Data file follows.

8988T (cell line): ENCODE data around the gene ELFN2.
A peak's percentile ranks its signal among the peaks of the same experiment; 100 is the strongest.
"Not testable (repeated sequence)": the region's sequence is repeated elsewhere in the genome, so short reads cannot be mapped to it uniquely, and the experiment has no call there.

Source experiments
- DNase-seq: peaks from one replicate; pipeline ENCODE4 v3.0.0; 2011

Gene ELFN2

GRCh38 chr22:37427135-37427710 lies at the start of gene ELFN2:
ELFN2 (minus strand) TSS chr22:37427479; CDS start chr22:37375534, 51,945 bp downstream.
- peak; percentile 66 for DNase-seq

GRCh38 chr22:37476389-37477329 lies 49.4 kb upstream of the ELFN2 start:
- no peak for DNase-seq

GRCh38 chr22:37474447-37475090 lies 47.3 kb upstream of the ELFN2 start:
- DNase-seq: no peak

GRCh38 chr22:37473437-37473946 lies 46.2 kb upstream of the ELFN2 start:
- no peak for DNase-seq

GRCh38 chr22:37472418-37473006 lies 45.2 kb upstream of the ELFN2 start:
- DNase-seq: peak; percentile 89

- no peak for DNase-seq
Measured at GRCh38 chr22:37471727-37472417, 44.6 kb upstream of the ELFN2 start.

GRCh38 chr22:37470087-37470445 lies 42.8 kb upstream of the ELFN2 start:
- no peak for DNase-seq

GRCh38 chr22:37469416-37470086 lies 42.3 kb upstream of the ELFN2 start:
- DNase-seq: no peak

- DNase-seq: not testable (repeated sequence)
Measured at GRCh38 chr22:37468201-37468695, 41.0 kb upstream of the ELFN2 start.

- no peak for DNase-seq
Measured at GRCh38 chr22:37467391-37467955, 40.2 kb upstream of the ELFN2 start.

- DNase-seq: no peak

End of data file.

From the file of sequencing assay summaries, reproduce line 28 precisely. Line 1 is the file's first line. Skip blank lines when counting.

- DNase-seq: no peak